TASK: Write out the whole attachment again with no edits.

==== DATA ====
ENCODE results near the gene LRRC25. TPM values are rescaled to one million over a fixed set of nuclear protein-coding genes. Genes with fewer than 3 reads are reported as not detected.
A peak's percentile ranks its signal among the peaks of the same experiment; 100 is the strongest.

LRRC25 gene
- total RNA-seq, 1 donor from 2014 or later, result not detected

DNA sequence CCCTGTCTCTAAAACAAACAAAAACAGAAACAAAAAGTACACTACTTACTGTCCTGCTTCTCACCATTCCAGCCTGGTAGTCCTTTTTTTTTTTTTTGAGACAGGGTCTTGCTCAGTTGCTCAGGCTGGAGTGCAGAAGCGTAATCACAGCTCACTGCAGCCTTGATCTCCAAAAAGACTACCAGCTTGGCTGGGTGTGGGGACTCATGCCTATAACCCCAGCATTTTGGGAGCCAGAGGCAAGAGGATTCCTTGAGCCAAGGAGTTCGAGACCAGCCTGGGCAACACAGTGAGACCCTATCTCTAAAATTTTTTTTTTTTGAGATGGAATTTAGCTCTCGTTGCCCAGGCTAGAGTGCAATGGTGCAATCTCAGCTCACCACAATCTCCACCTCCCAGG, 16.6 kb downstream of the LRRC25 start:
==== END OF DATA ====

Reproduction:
ENCODE results near the gene LRRC25. TPM values are rescaled to one million over a fixed set of nuclear protein-coding genes. Genes with fewer than 3 reads are reported as not detected.
A peak's percentile ranks its signal among the peaks of the same experiment; 100 is the strongest.

LRRC25 gene
- total RNA-seq, 1 donor from 2014 or later, result not detected

DNA sequence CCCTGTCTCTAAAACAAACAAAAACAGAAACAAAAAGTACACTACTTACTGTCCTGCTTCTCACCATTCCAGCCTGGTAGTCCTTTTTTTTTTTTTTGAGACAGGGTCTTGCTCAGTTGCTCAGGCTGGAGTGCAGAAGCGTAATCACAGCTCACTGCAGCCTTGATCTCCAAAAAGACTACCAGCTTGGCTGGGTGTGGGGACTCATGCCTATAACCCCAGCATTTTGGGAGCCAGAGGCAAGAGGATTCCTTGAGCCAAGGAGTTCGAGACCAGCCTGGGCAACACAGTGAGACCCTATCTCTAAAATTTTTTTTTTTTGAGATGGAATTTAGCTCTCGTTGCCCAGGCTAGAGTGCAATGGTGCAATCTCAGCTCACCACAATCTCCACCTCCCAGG, 16.6 kb downstream of the LRRC25 start: